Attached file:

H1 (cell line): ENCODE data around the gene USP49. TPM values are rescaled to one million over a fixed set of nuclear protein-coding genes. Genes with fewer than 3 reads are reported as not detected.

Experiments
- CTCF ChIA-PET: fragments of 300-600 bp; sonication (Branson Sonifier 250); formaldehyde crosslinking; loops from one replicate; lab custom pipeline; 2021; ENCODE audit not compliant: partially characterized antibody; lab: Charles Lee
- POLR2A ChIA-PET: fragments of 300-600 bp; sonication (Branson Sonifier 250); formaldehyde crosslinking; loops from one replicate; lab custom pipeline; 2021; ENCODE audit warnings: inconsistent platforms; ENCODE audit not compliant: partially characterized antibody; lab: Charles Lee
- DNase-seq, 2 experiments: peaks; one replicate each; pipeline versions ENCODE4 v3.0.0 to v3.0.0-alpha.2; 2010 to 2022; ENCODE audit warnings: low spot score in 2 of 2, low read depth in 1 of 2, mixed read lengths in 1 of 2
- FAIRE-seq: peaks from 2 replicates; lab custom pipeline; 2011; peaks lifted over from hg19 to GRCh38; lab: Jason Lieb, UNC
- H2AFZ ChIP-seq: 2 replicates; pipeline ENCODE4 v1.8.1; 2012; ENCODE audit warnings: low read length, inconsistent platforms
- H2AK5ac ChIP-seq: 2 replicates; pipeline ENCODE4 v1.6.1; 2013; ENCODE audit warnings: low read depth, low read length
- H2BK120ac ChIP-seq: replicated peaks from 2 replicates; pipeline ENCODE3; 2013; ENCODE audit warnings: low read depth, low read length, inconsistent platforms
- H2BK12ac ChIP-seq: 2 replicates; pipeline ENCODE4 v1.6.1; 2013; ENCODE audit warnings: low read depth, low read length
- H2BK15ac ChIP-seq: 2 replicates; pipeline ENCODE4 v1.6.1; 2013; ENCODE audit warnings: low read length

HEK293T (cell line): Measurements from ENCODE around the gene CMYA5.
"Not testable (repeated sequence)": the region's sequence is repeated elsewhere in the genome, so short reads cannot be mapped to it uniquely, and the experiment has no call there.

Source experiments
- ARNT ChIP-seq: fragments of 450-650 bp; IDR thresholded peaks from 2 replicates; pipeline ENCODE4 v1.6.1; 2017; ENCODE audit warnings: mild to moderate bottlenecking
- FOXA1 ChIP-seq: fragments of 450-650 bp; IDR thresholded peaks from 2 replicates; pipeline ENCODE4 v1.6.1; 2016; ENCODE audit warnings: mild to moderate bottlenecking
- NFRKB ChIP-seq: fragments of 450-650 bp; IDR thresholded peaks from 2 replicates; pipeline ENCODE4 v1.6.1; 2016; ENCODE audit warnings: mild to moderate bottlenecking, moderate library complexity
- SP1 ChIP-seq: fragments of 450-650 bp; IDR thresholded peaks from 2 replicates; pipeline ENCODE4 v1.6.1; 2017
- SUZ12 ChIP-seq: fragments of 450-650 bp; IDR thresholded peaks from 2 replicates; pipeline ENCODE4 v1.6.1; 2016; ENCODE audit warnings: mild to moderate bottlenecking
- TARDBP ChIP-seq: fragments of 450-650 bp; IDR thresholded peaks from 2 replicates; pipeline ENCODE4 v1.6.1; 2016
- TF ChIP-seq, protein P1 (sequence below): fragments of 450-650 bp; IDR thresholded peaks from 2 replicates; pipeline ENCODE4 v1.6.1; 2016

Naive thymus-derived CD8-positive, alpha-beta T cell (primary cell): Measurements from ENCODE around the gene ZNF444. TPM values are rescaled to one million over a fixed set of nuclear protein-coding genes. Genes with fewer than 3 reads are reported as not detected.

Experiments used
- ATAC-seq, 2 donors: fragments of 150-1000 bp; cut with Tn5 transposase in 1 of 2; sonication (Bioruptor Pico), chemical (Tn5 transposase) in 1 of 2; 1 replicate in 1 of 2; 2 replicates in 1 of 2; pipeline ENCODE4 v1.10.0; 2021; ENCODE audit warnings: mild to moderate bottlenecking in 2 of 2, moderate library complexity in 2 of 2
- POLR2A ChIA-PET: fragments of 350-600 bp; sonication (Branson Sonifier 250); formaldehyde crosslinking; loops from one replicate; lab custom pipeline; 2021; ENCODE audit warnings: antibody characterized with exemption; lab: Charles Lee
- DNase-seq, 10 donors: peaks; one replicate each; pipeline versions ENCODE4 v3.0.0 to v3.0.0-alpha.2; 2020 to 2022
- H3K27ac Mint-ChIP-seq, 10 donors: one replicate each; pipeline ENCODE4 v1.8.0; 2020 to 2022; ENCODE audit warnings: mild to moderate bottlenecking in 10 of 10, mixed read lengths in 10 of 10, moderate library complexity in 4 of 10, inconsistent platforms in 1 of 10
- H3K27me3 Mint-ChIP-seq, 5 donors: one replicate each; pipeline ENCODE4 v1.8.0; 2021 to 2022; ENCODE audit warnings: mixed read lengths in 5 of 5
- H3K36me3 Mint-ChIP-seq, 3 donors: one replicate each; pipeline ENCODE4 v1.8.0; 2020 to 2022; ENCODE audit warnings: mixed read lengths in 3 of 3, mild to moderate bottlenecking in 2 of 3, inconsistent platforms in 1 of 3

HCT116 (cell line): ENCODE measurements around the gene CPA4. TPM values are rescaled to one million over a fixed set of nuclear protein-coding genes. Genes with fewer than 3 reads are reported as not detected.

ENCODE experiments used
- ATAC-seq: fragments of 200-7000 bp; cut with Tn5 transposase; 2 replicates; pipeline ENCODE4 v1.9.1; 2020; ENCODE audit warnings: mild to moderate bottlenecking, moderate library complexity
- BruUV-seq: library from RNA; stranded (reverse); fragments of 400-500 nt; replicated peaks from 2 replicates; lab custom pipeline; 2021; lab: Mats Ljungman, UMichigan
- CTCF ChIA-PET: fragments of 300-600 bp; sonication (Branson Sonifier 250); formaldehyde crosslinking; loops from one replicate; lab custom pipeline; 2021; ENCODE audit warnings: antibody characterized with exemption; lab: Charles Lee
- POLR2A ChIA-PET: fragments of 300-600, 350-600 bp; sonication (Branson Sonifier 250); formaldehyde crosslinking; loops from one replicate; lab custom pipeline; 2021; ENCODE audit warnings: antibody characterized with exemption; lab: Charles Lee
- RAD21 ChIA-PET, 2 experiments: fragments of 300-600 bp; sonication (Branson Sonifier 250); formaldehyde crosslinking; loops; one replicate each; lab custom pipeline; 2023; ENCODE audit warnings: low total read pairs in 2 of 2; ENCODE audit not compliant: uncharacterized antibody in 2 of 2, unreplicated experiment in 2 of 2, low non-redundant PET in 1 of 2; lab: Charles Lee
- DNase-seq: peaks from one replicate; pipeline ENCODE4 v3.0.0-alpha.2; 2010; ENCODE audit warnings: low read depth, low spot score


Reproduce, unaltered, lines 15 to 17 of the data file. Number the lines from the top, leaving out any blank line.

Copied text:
- ARNT ChIP-seq: fragments of 450-650 bp; IDR thresholded peaks from 2 replicates; pipeline ENCODE4 v1.6.1; 2017; ENCODE audit warnings: mild to moderate bottlenecking
- FOXA1 ChIP-seq: fragments of 450-650 bp; IDR thresholded peaks from 2 replicates; pipeline ENCODE4 v1.6.1; 2016; ENCODE audit warnings: mild to moderate bottlenecking
- NFRKB ChIP-seq: fragments of 450-650 bp; IDR thresholded peaks from 2 replicates; pipeline ENCODE4 v1.6.1; 2016; ENCODE audit warnings: mild to moderate bottlenecking, moderate library complexity